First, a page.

Maryland Becomes the 11th State to Ban Gay Conversion Therapy for Minors

Maryland Governor Larry Hogan has signed a bill into law that bans sexual orientation conversion therapy for youth, making it the eleventh state to do so.

Governor Hogan signed Senate Bill 1028 into law on Tuesday, joining California, Connecticut, Illinois, Nevada, New Jersey, New Mexico, New York via executive action, Oregon, Rhode Island, Vermont, and Washington State, as well as the District of Columbia.

Also called the Youth Mental Health Protection Act, SB 1028 was introduced in February and passed in the Senate by a vote of 34-12 and then in the House by a vote of 95-27.

Debate over the proposed legislation struck a personal nerve as Delegate Meagan Simonaire voted for the bill, while her father, Senator Bryan Simonaire, voted against it.

"The definition is so expansive this bill could revoke someone's license and livelihood by a simple conversation," warned Sen. Simonaire, as quoted by the Baltimore Sun. "I wonder if Jesus would have been banned if he had been licensed in Maryland."

Chad Griffin, president of the major LGBT group the Human Rights Campaign, said in a statement released Tuesday that he applauded the decision.

"Today, Maryland is a better place for countless young people thanks to the many advocates, allies, parents, and survivors who spoke out against this practice and urged their elected officials — Republicans and Democrats alike — to adopt these crucial protections," stated Griffin.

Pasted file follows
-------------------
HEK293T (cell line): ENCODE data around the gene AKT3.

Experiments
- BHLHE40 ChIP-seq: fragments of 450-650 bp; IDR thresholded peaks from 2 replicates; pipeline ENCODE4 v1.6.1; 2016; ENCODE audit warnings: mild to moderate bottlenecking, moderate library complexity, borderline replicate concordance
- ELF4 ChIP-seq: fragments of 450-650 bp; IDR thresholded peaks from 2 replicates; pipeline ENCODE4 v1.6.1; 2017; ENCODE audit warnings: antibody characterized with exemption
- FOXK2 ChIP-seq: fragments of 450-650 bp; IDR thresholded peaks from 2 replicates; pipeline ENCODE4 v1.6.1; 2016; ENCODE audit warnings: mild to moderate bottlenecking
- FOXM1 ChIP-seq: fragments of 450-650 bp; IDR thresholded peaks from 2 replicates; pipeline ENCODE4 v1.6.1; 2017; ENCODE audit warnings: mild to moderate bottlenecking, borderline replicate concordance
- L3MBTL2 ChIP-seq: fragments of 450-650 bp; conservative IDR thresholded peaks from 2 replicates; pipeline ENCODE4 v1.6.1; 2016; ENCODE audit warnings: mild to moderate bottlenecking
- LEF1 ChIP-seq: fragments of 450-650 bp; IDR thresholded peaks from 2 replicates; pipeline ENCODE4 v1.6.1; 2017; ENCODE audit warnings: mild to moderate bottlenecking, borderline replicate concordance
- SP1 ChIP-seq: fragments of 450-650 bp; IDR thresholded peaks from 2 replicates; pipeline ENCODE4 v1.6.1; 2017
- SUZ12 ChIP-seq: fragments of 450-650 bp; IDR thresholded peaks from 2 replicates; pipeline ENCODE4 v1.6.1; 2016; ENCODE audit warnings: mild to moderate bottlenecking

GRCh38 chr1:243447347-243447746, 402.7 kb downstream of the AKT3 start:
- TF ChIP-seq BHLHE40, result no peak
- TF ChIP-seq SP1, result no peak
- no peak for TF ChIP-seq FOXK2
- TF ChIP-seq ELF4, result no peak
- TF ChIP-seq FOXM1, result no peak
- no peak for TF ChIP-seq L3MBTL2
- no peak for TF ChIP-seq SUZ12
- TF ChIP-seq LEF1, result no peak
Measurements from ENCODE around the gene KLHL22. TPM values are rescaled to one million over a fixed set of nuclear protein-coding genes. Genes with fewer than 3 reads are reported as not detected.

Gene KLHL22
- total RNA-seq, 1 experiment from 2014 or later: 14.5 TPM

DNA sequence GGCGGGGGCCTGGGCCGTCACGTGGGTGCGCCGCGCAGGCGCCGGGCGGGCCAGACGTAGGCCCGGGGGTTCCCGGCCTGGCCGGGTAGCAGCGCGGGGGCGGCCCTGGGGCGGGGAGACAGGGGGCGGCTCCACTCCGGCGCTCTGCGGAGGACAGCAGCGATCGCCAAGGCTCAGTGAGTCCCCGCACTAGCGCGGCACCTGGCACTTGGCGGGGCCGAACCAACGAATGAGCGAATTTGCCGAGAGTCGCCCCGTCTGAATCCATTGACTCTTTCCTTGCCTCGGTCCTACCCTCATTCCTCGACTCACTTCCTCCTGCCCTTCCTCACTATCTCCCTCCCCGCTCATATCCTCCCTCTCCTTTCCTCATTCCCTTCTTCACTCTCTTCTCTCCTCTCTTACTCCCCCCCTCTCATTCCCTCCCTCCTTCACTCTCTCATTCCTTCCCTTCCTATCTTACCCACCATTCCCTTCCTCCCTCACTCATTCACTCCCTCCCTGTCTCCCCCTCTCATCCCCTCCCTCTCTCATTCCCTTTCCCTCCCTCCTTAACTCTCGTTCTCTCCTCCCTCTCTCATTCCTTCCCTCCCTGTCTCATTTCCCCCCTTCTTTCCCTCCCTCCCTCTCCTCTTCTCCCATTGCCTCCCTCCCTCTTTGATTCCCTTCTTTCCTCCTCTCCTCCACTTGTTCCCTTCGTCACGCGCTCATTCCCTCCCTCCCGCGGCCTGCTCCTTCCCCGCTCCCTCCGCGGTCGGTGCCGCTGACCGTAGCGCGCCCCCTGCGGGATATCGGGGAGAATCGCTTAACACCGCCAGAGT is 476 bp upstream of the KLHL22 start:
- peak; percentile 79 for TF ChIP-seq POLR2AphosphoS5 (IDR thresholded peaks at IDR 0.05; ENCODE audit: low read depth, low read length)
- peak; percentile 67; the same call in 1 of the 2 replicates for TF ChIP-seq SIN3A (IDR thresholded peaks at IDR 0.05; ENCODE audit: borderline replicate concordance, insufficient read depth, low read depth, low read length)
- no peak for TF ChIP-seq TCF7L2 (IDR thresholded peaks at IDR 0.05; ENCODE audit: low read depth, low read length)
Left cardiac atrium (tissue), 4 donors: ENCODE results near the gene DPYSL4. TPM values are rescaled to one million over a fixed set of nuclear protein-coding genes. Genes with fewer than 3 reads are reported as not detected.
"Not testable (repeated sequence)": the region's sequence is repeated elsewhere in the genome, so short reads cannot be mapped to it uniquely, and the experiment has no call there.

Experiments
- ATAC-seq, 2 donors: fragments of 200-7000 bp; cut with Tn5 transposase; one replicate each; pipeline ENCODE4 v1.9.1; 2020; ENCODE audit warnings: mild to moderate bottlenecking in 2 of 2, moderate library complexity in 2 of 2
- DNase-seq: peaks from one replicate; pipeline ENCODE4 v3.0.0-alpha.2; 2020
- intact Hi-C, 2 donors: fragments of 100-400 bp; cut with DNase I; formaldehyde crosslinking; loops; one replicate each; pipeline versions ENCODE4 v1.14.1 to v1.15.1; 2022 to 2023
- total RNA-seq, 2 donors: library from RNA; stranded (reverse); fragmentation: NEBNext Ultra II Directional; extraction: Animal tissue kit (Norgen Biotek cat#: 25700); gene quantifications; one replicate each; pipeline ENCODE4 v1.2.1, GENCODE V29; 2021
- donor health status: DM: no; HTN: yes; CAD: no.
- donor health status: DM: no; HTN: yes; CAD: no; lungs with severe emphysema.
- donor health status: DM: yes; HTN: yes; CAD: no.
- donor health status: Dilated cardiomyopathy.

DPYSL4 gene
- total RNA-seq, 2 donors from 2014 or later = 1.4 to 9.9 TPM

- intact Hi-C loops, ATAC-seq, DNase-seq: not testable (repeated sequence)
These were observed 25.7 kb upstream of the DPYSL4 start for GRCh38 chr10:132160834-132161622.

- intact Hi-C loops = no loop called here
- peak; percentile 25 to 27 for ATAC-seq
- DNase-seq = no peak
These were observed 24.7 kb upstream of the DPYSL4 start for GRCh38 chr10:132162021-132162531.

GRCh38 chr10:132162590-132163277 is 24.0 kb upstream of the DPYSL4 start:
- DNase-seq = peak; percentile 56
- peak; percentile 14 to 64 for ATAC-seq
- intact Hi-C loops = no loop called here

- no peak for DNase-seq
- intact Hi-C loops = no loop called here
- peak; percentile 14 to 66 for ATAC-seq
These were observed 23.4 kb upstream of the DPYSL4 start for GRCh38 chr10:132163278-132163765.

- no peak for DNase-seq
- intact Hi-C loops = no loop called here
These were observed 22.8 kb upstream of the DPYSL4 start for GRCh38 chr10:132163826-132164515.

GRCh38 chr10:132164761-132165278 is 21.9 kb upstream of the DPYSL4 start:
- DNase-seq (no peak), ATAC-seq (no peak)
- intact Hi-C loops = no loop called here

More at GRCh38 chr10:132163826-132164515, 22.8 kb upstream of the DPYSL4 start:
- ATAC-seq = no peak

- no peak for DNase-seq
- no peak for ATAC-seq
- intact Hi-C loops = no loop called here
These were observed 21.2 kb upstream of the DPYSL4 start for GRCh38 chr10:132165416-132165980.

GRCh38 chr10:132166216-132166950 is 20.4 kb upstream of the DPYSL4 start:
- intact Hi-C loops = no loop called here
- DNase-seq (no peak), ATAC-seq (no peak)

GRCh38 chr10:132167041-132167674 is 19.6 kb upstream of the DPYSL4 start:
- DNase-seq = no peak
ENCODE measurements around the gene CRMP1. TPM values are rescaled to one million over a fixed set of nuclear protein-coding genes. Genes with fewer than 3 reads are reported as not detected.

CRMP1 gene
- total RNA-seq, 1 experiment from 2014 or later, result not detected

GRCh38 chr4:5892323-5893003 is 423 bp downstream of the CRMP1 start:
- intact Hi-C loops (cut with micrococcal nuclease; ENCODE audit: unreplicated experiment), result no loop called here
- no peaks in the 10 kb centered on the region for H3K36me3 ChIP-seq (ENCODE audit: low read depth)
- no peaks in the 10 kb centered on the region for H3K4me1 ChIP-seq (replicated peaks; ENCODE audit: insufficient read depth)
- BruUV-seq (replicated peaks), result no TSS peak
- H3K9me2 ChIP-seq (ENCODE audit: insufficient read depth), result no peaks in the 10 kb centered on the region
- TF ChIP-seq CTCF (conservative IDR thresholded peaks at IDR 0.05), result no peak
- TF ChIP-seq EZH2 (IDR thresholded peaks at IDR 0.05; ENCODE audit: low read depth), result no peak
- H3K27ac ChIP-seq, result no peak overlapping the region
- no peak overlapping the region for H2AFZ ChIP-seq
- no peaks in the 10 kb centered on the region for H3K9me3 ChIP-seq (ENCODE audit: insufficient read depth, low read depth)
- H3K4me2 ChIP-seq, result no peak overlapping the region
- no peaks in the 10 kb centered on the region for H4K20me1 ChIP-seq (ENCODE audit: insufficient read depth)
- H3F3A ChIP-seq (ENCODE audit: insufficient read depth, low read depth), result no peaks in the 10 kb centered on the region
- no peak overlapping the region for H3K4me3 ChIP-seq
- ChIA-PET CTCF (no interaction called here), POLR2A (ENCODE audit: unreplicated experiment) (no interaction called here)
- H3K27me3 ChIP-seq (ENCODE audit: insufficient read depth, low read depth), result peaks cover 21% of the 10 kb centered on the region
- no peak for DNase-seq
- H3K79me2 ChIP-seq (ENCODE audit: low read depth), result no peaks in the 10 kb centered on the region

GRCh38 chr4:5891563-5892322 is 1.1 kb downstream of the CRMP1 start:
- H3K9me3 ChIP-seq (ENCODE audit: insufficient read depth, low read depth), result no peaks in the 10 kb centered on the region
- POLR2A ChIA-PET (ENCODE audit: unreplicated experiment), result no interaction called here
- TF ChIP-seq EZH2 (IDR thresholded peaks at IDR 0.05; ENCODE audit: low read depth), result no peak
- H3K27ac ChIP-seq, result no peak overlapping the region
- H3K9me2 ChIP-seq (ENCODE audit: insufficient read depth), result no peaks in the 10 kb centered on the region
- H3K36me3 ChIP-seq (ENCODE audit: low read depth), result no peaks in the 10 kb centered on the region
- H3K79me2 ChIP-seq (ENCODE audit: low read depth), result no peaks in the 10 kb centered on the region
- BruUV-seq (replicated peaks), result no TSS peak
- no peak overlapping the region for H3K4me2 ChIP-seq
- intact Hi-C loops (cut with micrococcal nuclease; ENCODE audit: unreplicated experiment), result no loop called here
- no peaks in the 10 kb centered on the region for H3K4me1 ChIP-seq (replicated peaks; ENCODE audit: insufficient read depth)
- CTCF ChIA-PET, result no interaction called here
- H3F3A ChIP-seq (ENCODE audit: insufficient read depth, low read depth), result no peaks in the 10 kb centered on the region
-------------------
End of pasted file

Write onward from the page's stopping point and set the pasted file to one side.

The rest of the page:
Also called sexual orientation change efforts therapy or "reparative therapy," conversion therapy involves a counselor attempting to change a person's sexual orientation from homosexual to heterosexual.

The practice is controversial, with many including prominent American psychological organizations rejecting it as harmful.

In 2012, California became the first state in the country to ban the practice for minors, including those with unwanted same-sex attraction.

An effort launched by conservatives on behalf of a group of therapists and former clients to overturn in the law in the courts failed. 

Other states continue to debate similar legislation. Recently, Hawaii's legislature passed an anti-therapy bill that remains to be signed by Governor David Ige.

Maryland's newly signed ban comes days after a small group of former LGBT individuals held a rally in Washington, D.C. to spread awareness of their community.

Known as The Freedom March, the event was held May 5 and organized by Jeffrey McCall, who formerly identified as gay and then transgender.

"This country does not give a platform to people that have come out of the LGBTQ life. They just always talk about 'conversion therapy' and try to make it sound like it's all about hurting people," explained McCall in an earlier interview with The Christian Post.

"But what I want people to know is all of these stories that will be told at the Freedom March are so unique. Every single story is different but it's completely wrapped in love."

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